U.S. Markets closed

Must-know: Why the ports are vital for Libyan oil exports

Avik Chowdhury

Why resumed oil exports in Libya will benefit crude oil supply (Part 3 of 5)

(Continued from Part 2)

Why are the ports vital for Libyan oil exports?

During July and August of 2013, major oil loading ports in the eastern half of Libya were crippled by strikes led by the Petroleum Facilities Guard. This forced the complete or partial shut-in of oil fields linked to those ports. In August ,2013, the Zintan militia blocked and forced to shut down the pipelines transporting crude oil from two of the largest fields in the west Libya—El Sharara and El Feel. The fields restarted production in mid-September, but El Sharara was shut down again in late October because of demonstrations by a certain community. El Feel’s production was also shut down in November after protests by Berber activists at the Mellitah port blocked crude oil exports and the storage tanks were nearly full. El Feel’s production is expected to increase to normal levels because the blockade at Mellitah ended.

In order to save the national economy from accumulating loses from the locked down ports, negotiations began between the rebels and the Libyan government. Subsequently, in April, 2014, an agreement to reopen the Zueitina and Marsa al-Hariga oil ports was signed. The Zueitina port is located in the east of Marsa El Brega port of the Gulf of Sirte. It had a capacity of ~150 thousand barrels per day of oil exports in 2010. The Marsa al-Hariga port is controlled by the Arabian Gulf Oil Company (or AGOCO). The oil is supplied from the Messla and Sarir fields via pipeline to the port.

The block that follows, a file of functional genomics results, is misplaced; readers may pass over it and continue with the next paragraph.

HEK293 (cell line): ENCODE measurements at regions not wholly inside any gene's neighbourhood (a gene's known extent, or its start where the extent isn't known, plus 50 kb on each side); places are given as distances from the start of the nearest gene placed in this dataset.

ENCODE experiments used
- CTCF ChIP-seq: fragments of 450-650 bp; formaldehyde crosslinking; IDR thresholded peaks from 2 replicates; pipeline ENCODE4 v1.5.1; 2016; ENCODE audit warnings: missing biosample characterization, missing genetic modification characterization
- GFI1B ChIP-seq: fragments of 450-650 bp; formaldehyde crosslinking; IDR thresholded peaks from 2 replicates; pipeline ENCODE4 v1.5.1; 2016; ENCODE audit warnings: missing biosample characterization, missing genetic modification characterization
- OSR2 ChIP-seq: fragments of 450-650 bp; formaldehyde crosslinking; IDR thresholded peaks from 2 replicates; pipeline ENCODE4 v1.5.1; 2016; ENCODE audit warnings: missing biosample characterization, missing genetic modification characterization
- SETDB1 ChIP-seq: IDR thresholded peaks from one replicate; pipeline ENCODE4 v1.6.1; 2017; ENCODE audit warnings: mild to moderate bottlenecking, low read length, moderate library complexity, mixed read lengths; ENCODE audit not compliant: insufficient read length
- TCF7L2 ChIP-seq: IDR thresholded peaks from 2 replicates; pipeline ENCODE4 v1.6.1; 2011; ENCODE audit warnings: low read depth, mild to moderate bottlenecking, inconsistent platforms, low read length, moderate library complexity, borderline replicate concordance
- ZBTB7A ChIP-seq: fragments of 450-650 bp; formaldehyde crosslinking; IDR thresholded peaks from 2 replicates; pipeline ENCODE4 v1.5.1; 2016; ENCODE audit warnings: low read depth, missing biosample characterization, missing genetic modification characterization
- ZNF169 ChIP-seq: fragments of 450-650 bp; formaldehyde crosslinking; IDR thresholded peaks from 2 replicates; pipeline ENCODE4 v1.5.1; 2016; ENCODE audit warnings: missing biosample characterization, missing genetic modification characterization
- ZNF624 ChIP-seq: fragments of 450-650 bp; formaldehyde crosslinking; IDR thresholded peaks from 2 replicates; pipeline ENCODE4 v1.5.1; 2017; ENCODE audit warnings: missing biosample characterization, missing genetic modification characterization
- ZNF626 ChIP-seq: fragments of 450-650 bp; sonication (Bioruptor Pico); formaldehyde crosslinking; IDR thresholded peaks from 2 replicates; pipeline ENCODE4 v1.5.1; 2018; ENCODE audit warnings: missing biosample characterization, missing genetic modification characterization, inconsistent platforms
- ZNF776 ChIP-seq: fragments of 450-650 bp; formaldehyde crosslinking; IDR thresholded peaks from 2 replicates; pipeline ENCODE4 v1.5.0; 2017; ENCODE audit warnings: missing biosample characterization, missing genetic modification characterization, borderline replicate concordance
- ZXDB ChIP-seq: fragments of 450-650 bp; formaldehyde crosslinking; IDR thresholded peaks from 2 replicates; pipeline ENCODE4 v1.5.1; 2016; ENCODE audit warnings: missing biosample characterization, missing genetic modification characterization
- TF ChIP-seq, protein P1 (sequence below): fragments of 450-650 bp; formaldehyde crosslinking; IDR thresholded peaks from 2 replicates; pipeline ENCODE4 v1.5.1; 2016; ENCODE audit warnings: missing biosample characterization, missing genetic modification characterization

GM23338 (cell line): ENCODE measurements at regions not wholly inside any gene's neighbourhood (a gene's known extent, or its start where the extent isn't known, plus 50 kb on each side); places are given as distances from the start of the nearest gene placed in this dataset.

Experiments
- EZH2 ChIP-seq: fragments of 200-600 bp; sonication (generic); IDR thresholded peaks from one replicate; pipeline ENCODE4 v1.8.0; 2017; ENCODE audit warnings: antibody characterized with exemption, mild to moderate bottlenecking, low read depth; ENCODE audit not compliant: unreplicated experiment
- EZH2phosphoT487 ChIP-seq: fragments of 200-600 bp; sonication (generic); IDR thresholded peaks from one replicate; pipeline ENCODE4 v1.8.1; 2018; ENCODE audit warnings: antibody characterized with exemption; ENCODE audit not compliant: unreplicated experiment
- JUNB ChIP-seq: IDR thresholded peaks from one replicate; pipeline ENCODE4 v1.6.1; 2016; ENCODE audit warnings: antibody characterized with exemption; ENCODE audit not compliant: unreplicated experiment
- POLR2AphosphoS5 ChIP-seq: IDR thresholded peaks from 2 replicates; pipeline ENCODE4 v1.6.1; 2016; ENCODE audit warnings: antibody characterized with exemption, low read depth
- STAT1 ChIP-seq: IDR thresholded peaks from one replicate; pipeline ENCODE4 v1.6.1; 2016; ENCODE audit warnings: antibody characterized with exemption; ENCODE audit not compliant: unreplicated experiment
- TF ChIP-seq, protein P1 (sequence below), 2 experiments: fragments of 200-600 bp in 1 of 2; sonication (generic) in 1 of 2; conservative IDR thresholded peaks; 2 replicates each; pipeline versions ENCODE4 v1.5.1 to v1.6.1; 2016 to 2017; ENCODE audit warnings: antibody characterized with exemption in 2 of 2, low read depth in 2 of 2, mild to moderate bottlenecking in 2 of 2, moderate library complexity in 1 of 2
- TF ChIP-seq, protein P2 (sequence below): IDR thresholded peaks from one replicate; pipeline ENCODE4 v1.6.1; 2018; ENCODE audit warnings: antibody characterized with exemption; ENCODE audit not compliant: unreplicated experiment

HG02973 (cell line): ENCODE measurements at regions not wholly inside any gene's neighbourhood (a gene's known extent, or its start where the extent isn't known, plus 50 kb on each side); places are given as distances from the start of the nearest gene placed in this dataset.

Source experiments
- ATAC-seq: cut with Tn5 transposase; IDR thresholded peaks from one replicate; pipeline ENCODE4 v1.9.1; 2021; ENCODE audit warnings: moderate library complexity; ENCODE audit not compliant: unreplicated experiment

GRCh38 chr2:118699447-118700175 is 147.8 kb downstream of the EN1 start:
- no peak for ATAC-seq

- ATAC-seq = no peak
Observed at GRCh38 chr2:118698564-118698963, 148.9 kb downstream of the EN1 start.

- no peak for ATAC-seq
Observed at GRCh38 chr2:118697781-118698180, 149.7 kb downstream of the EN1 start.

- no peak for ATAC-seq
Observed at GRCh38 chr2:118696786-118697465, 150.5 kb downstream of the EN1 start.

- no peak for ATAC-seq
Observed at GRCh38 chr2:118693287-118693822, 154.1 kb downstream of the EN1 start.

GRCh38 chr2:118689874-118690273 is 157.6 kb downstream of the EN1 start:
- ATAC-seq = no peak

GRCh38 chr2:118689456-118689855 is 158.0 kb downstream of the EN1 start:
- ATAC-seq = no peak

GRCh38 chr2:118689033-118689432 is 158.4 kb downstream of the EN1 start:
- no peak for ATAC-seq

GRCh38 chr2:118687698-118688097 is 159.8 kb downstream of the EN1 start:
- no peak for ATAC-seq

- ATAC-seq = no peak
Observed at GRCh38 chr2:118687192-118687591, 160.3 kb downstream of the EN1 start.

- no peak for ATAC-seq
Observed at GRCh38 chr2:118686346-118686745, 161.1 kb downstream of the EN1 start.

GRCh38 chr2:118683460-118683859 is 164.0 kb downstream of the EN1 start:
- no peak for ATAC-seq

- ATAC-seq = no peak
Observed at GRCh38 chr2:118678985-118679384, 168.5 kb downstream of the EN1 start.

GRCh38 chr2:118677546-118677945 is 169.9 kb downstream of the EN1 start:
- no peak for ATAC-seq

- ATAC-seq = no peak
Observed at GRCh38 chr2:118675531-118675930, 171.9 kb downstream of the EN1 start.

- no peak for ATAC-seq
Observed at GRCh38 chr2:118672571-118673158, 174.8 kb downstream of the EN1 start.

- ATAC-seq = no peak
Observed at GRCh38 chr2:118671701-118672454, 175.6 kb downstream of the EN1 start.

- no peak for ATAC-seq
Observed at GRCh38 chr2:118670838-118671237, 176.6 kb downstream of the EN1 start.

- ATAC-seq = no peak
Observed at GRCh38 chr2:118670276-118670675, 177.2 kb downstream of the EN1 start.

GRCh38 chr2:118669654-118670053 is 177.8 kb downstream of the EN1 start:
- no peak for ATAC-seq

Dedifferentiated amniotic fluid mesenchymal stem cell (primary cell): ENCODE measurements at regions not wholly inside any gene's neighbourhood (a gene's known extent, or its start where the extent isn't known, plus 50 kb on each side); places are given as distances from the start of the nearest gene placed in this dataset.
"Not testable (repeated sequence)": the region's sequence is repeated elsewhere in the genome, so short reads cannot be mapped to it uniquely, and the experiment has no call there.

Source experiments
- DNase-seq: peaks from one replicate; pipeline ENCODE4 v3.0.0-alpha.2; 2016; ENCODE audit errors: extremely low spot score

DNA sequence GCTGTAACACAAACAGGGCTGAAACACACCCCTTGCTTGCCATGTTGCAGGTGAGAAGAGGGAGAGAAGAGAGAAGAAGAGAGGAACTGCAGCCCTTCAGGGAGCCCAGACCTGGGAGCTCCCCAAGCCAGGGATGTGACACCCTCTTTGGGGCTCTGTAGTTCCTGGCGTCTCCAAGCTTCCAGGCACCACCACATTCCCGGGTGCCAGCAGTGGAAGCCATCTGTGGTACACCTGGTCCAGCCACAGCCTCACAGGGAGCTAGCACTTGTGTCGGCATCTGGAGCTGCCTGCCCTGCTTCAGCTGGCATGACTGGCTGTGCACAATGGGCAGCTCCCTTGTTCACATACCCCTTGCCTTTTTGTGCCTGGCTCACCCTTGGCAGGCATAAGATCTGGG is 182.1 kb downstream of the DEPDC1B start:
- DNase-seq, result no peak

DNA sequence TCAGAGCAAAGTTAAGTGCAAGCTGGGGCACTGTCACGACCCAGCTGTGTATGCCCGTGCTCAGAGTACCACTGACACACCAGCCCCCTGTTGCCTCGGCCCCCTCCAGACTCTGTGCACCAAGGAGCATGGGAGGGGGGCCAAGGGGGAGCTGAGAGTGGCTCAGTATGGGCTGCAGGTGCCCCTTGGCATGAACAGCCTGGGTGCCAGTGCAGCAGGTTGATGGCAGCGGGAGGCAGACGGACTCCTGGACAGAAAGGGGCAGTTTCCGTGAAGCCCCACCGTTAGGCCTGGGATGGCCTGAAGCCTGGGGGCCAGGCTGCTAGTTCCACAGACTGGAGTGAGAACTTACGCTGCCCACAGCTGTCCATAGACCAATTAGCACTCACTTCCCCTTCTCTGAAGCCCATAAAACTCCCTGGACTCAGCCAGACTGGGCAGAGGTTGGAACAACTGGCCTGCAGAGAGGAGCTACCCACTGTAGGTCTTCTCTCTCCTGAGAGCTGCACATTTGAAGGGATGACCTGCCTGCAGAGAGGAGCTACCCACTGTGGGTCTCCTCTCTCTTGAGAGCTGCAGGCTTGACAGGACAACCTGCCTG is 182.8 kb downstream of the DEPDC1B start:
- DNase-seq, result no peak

The following is a brief over of the Es Sider and Ras Lanuf ports, which have been closed since rebels seeking more autonomy took over the ports in August, 2013.

An overview of Es Sider and Ras Lanuf ports

The Es Sider terminal exported ~350 thousand barrels per day from the Waha consortium before to the fighting erupted in 2011. Es Sider is one of the largest terminals in Libya. The continuous clash between the opposition forces led to the port being damaged. It re-started operations in the early 2012, before the lock-down started in August, 2013.

Ras Lanuf is situated between the Es Sider and Marsa El Brega port in eastern Libya. Ras Lanuf is an important center for the petrochemical industry. The Ras Lanuf refinery has a crude oil refining capacity of 220 thousand barrels per day.

An improvement in the political situation in Libya would lead to higher production and export of crude oil from Libya to the rest of the world. Higher supply of oil can help reduce oil price, which would negatively affect oil producers like ExxonMobil Corporation (XOM), ConocoPhillips (COP), and EOG Resources Inc. (EOG). It’s important to note that most of these companies are components of energy exchange-traded funds (or ETFs) such as the Vanguard Energy ETF (VDE). However, this would be positive for oil producers who have active participation in oil production in Libya like Occidental Resources (or OXY), Statoil ASA (or STO), ConocoPhillips (COP), and Marathon Oil Corporation (or MRO). Some of these are components of the Energy Select Sector SPDR (XLE).

Continue to Part 4

Browse this series on Market Realist: